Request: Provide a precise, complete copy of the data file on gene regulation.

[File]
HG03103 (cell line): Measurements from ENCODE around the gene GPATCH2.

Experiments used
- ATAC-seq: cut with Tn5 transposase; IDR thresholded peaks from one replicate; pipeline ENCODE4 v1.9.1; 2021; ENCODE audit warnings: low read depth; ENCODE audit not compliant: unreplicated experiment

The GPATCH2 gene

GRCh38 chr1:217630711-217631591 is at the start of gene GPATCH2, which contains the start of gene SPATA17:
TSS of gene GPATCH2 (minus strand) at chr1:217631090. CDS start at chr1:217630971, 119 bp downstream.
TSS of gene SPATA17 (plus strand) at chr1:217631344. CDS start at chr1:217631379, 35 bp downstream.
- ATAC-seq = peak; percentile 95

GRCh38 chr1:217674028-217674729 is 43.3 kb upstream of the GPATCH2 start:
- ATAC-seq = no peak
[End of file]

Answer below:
HG03103 (cell line): Measurements from ENCODE around the gene GPATCH2.

Experiments used
- ATAC-seq: cut with Tn5 transposase; IDR thresholded peaks from one replicate; pipeline ENCODE4 v1.9.1; 2021; ENCODE audit warnings: low read depth; ENCODE audit not compliant: unreplicated experiment

The GPATCH2 gene

GRCh38 chr1:217630711-217631591 is at the start of gene GPATCH2, which contains the start of gene SPATA17:
TSS of gene GPATCH2 (minus strand) at chr1:217631090. CDS start at chr1:217630971, 119 bp downstream.
TSS of gene SPATA17 (plus strand) at chr1:217631344. CDS start at chr1:217631379, 35 bp downstream.
- ATAC-seq = peak; percentile 95

GRCh38 chr1:217674028-217674729 is 43.3 kb upstream of the GPATCH2 start:
- ATAC-seq = no peak